Disciplinary hearing for LSU student in recorded sex case can proceed

Students face discipline over alleged video

A state judge Tuesday dismissed a lawsuit filed against LSU by a freshman who faces possible suspension until the end of 2017 and potential criminal prosecution for allegedly recording two other students having sex in a dorm room.

Xavien Rafael Riascos’ suit asked District Judge Tim Kelley to force LSU to delay a disciplinary hearing until the conclusion of any criminal proceedings, but the judge said Tuesday there is no relief he can grant Riascos.

“There’s not a constitutional violation,” Kelley, who did not rule on the merits of the suit, said at the end of a court hearing attended by Riascos and his mother.

John DiGiulio, one of Riascos’ attorneys, said the ruling means LSU can proceed with a disciplinary hearing, which had been set for May 13 but had been postponed by Kelley. A new date has not been set.

“We contest the (disciplinary) hearing and we contest the criminal case,” DiGiulio said outside the 19th Judicial District Courthouse after the hearing. “Xavien’s not guilty.”

LSU attorney David Shelby III declined comment after the hearing.

Riascos, of Houston, and fellow 18-year-old student Asa Baker, of Alexandria, were booked with a felony count of video voyeurism. Neither has been charged with a crime by prosecutors.

“No billing decision has been made at this time,” East Baton Rouge Parish District Attorney Hillar Moore III said Tuesday.

DiGiulio told Kelley that LSU contacted the District Attorney’s Office and said the recorded students want Riascos and Baker prosecuted.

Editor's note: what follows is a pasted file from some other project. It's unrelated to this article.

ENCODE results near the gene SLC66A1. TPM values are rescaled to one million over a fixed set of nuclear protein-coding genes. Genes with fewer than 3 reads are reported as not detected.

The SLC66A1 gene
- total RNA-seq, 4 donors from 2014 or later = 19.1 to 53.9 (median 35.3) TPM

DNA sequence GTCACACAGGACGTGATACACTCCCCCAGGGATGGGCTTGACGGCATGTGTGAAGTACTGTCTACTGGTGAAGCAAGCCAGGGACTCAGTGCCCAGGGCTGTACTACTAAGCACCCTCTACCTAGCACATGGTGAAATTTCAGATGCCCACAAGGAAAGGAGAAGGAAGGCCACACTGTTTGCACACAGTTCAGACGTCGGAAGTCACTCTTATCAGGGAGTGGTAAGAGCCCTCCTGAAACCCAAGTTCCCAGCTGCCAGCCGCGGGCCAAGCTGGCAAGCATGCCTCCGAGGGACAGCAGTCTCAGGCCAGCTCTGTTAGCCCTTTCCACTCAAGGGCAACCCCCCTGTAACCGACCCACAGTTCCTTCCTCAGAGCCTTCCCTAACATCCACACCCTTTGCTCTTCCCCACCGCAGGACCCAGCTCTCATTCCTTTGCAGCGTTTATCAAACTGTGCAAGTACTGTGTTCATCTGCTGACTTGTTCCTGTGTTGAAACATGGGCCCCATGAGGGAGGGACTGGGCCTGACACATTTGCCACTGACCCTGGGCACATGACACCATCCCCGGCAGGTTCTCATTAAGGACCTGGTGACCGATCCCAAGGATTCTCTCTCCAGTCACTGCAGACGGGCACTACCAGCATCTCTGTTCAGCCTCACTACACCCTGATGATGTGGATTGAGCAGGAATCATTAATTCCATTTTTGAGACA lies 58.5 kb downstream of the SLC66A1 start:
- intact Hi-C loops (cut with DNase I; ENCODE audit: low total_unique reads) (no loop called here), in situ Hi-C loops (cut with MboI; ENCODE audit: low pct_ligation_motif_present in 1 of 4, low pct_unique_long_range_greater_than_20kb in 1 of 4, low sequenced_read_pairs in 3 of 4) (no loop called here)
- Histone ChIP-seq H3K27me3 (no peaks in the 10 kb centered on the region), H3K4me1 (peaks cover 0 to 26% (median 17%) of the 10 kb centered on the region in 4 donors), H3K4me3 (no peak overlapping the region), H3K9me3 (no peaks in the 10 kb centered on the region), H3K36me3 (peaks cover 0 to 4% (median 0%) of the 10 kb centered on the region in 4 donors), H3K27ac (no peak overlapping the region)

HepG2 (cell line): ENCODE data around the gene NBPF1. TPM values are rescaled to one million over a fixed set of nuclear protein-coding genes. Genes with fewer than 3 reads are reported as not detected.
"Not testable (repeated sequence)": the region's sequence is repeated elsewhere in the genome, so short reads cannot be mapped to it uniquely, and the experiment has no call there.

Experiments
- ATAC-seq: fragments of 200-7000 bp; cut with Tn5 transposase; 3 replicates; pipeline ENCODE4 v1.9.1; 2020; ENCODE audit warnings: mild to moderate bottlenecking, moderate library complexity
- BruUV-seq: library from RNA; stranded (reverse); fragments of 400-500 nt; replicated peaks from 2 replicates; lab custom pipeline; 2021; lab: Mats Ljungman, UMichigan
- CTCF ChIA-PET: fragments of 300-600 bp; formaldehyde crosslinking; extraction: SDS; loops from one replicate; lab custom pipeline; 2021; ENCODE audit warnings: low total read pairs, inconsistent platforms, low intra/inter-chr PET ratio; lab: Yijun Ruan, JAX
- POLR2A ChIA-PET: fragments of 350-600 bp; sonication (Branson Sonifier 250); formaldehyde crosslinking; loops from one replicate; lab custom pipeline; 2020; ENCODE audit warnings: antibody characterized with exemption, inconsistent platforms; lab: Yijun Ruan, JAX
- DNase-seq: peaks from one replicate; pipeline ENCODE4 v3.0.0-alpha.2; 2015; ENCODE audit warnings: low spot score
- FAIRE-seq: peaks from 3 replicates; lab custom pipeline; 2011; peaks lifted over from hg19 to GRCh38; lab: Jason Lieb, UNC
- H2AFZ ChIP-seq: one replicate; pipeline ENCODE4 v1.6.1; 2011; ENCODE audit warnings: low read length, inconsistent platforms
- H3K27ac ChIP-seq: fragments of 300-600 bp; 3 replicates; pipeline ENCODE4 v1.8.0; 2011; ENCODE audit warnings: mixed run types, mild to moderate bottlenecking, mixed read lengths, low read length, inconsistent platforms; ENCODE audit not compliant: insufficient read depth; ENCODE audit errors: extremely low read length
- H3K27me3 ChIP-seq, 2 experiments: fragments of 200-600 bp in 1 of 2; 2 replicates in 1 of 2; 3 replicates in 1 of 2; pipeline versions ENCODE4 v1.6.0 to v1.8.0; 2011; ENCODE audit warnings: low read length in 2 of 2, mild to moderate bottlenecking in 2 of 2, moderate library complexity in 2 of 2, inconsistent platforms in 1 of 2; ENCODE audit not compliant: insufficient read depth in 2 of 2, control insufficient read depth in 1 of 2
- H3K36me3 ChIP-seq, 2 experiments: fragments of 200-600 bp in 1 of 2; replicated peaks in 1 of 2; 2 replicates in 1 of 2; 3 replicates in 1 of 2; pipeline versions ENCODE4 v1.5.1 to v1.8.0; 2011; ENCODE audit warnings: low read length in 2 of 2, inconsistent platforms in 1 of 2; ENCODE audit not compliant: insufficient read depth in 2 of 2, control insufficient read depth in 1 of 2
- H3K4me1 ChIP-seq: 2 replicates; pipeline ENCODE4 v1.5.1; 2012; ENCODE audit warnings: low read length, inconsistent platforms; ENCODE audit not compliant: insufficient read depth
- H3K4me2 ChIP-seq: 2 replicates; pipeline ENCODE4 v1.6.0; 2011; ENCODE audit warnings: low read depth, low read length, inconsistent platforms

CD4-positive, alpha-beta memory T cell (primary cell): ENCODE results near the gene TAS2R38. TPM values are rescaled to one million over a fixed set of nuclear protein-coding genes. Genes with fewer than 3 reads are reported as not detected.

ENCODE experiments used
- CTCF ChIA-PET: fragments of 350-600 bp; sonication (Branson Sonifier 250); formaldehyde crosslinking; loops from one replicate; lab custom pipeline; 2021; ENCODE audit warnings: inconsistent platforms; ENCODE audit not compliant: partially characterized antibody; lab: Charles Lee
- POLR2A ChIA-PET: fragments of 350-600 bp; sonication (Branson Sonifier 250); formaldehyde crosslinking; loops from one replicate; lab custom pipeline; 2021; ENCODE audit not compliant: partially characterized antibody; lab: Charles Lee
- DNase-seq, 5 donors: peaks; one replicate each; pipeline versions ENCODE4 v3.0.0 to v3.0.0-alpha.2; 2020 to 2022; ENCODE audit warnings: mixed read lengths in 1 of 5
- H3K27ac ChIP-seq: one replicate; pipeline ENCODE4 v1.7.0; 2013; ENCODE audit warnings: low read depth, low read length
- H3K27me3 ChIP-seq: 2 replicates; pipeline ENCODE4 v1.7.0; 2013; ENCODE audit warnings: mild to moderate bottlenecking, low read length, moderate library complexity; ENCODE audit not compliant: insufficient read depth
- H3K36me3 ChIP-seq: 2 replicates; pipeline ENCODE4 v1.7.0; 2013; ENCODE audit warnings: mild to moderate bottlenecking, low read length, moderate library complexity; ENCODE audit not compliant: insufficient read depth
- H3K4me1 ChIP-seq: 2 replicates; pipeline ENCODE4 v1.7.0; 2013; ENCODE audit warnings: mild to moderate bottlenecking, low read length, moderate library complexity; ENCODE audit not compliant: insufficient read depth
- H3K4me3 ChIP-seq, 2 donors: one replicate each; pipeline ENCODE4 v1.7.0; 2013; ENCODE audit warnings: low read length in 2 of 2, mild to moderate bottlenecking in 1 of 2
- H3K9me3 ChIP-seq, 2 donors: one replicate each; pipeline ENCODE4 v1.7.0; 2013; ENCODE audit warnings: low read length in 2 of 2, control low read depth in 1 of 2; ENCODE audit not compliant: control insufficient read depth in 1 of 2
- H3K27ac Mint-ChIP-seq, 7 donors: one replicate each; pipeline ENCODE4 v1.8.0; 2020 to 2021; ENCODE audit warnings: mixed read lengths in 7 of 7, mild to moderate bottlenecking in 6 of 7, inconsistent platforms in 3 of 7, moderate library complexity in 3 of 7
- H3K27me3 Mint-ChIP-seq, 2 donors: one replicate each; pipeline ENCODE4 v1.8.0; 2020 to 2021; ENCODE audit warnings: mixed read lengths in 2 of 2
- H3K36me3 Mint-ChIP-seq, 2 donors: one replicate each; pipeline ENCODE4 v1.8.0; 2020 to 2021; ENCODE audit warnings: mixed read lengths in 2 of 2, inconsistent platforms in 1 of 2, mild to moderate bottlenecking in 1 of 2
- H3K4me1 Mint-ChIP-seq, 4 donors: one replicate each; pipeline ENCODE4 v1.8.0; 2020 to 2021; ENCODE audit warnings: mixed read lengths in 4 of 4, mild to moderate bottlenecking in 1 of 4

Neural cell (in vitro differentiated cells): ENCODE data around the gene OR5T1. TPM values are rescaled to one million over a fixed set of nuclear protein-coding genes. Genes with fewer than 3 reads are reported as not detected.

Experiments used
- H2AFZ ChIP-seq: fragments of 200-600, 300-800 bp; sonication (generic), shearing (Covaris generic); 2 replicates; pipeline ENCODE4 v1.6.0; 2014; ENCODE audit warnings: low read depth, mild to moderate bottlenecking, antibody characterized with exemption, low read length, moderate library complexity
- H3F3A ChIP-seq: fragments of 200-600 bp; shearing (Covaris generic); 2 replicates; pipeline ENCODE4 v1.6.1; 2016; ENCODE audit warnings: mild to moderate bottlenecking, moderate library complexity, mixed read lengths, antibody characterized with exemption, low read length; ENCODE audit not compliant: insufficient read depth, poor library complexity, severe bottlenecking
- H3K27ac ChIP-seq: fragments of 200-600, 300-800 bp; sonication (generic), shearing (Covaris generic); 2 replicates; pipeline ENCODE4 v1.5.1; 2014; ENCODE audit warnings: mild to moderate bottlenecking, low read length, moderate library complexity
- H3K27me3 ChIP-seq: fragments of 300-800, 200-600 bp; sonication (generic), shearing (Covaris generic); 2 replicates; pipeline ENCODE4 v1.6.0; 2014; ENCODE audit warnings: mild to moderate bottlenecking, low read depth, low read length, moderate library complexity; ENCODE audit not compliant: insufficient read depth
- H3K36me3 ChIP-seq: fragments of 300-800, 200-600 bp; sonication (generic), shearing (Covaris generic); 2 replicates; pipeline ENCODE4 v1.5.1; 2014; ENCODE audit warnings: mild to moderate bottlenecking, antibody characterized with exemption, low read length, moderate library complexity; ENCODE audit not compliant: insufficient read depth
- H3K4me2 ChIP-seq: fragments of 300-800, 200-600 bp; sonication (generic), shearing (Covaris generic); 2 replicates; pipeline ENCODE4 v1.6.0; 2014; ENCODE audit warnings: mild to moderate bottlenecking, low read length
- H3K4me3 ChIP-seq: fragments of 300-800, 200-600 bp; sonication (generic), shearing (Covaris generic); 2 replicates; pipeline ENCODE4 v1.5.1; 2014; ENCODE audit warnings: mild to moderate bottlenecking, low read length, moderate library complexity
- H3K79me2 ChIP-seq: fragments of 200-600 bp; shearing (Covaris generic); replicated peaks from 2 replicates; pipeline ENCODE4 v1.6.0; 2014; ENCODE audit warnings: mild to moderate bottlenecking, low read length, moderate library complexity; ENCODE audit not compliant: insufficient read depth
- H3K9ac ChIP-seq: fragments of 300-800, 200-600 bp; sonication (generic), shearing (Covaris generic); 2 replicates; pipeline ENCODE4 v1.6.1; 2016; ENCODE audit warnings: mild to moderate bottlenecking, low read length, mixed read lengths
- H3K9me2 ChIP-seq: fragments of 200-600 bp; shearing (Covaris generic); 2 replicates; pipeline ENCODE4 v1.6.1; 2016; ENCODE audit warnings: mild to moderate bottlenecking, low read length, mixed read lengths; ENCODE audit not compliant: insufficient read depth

DiGiulio said he hopes to meet with Moore’s office before a decision on charges is made.

Riascos and Baker are accused of entering a Kirby Smith Hall dorm room through a closed door in the early morning hours of March 23 after hearing loud noises. Baker told police he thought it was “a female in danger,” according to arrest documents.

Riascos and Baker found a student/resident assistant and a woman having consensual sexual intercourse in a bathroom in the sixth-floor room.

Baker told police he and Riascos filmed the couple having sex, and that he — not Riascos — briefly posted the video to Instagram, a photo and video-sharing social networking application.

Riascos’ suit contended the engineering student’s recommended suspension of more than three years is too severe.

DiGiulio described the allegations involving Riascos as “a college prank that has turned into a sex offense.”

Shelby explained to Kelley that Riascos can have an attorney with him at the student disciplinary hearing, but the lawyer cannot question witnesses. The lawyer can help Riascos draft questions that the panel will pose to witnesses, he added.

Shelby called the disciplinary hearing “a fair and extended opportunity to get to the bottom of the situation.”

He also noted that LSU has constitutional authority to discipline students for violating the university’s code of student conduct.

“A student has the right to not testify,” Shelby said.

But DiGiulio stressed that an accused student’s silence can be used against the student, which puts the student at a “distinct disadvantage.”